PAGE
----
Don't forget you need to add the arm rest widths to the seat bottom and aisle widths. For a 3-3-3 interior, this means an additional 24" is required. How wide do you think the aisle is in the A350XWB with 9A/B and 17.5" seat bottoms?



Airplane design is easy, the difficulty is getting them to fly - Barnes Wallis
User currently offlineOldAeroGuy From United States of America, joined Dec 2004, 3592 posts, RR: 66
Reply 21, posted (7 years 6 months 2 weeks 5 days 5 hours ago) and read 5300 times:

Quoting Moo (Reply 18):
From Airbus.com:
A340-200/300 wing span: 60.31m
A340-500/600 wing span: 63.45m

Difference: 3.14m

From Boeing.com:
777-200/200ER/300 wing span: 60.9m
777-200LR/300ER wing span: 64.8m

Difference: 3.9m

The wing area for the A346 changed much more than the 773ER.

Wing Area Comparison

A343: 361.6 sq m
A346: 439.4 sq m - 21.5% increase

772ER: 427.8 sq m
773ER: 436.9 sq m - 2.1% increase

The A346 changes included a chord increase and a root insert. This was much more complicated than the 773ER wing tip extensions.



Airplane design is easy, the difficulty is getting them to fly - Barnes Wallis
User currently offlineKaran69 From India, joined Oct 2004, 2893 posts, RR: 18
Reply 22, posted (7 years 6 months 2 weeks 5 days 5 hours ago) and read 5295 times:

Quoting OldAeroGuy (Reply 17):
This is the normal situation for larger airplanes. You don't see A333/772A's flying A332/763ER missions even though they have lower CASM's. The size of an airplane in a given market does matter.

An argument that can be made to that is both the A333 and 772A do not posses economical range as compared to A332/763ER and would be load restricted which would effect CASM on longer routes.

However in case of 788/789/358 they all possess range within 500nm of each other.

Karan


User currently offlineAstuteman From United Kingdom, joined Jan 2005, 10227 posts, RR: 97
Reply 23, posted (7 years 6 months 2 weeks 5 days 4 hours ago) and read 5253 times:
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Quoting OldAeroGuy (Reply 17):
You don't see A333/772A's flying A332/763ER missions even though they have lower CASM's. The size of an airplane in a given market does matter

I understand that, but as Karan69 points out, these new models provide much more capability, particularly in terms of range, with a much lower penalty in operating costs compared to previous generation aircraft.
The risks of "oversizing" slightly are lower, but the "opportunity" is higher.
Obviously that's just my opinion, but the work we've done together recently has convinced me indeed that these new generation planes are game-changers......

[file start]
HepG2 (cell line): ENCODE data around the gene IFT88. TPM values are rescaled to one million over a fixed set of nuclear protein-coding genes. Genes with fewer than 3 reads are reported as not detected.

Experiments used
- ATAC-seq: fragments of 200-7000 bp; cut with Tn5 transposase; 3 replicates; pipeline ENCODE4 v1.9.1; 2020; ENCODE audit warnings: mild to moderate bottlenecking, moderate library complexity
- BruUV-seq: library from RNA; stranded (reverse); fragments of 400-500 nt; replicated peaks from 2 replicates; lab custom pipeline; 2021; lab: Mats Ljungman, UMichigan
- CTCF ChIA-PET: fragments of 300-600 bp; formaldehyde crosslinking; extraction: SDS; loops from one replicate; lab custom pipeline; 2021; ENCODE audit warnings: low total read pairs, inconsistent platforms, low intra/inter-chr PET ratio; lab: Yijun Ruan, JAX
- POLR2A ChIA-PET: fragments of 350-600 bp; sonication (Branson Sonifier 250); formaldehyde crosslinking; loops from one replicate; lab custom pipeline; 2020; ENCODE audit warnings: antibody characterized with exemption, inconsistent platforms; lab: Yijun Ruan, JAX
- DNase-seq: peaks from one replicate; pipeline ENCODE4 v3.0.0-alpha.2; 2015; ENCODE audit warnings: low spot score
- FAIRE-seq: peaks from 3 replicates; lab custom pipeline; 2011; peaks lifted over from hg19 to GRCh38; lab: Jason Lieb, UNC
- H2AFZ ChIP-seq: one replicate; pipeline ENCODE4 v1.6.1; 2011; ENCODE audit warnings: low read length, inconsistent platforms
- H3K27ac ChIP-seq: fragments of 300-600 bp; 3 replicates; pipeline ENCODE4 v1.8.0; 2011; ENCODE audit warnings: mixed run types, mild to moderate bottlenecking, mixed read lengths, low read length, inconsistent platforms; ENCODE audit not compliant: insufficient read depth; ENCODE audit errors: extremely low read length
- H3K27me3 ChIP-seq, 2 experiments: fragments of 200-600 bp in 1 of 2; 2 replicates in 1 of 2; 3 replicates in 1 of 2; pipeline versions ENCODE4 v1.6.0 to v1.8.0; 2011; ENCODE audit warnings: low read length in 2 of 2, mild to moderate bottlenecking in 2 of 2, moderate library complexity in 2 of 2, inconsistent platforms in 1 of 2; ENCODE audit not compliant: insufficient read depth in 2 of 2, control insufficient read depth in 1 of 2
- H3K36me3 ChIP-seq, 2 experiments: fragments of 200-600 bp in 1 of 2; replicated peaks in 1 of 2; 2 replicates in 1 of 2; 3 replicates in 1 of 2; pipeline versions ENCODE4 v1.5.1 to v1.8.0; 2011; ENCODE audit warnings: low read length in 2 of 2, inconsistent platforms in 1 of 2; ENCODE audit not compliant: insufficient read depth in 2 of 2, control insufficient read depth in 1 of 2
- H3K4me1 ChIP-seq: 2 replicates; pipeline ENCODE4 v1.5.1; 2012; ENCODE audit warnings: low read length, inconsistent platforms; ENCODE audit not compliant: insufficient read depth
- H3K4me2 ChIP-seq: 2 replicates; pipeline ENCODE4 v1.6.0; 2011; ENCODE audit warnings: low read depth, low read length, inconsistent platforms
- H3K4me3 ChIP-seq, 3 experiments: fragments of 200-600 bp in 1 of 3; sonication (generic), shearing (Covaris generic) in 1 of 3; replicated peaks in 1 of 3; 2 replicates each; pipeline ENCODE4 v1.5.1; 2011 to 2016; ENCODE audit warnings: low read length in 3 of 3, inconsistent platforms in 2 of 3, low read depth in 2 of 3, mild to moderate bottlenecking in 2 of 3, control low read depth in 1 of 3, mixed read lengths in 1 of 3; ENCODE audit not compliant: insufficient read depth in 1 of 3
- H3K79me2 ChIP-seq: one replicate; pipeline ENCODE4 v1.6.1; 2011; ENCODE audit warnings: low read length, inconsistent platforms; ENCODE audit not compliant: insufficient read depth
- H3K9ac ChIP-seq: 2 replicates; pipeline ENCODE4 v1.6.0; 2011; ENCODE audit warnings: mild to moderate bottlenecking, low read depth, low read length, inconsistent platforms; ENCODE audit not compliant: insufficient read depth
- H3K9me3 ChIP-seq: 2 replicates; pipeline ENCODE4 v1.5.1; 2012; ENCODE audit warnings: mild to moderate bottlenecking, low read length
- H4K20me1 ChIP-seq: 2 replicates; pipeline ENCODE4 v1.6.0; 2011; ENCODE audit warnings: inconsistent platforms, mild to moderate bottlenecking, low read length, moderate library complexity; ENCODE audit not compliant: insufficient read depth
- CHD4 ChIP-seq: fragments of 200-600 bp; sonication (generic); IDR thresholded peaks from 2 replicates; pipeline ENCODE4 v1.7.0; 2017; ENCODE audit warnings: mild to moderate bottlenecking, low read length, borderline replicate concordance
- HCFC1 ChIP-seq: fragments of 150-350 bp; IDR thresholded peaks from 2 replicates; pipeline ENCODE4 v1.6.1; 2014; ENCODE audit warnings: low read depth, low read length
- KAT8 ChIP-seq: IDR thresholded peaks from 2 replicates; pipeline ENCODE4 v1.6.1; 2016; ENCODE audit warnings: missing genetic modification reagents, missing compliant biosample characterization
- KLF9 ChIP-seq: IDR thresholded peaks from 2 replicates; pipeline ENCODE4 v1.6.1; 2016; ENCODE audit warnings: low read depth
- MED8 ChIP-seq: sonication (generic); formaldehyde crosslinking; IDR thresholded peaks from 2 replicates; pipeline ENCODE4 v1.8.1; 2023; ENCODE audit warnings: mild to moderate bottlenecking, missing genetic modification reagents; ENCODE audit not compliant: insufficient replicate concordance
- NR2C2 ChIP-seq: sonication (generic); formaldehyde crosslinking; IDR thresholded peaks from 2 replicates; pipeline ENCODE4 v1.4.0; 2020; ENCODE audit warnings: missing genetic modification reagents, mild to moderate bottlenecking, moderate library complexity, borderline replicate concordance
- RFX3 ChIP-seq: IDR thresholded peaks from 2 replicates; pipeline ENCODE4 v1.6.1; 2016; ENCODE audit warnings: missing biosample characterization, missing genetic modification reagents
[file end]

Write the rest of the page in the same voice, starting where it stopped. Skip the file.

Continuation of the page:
Quoting OldAeroGuy (Reply 17):
Remember, these are our back of the envelope musings that shows the two airplanes about equal. A carefully assessed wetted area analysis could easily give the 789 a 2% advantage.

True 'nuff. That doesn't really change the fact that the A358 pretty much directly competes with the B789 in terms of mission capability.... (IMO..  Smile )

Quoting OldAeroGuy (Reply 17):
While CFRP does allow span to grow, excess wing area is still excess drag. Why build a penalty into an airplane by reducing wing aspect ratio from the middle 10's to the lower 9's at the same span unless you are going to need that area for higher operational weights later on?

In the absence of any other logical explanation, I'm going to surmise that "operator" feedback has led to Airbus constraining the wingspan within the 65m allowed by ICAO Cat.E
I'll stand by my earlier comment, that, area for area, the wing loadings for the 787 family are the same as for the A350-1000 - i.e. the A350 wing has been designed for the A350-1000 in the same manner that the 787 wings have.
I therefore don't perceive any great growth potential beyond 295t.

The A358 and A359 are just overwinged, and, as you point out, somewhat compromised by this.
I'd still have been more comfortable (as I said in Tech/Ops) seeing this wingspan increased to the full 65m, and the aspect ratio in the high 9's, to give the same area. I see no reason for this not to happen.
IMO it would endow the aircraft with c. 2% less drag for an utterly nominal OEW increase (if any)
But.......
Puzzled as I am, I'm presuming that Airbus know more about designing wings than I do, and that, as discussed in another thread, there are constraints placed on the designers that I'm (we're) not aware of.....

As an aside, talking of growth potential, the "fag packet" tells me that another 6" or so increase in fuselage diameter (beyond the -XWB) should result in the same seating width as a 777.
Allied to my preferred 65m wingspan, for (by my calculation) only a 3t increase in OEW, and 0.5% increase in fuel burn, true 10Y (i.e. 10Y at 17.2" capability) could have been delivered out of the design.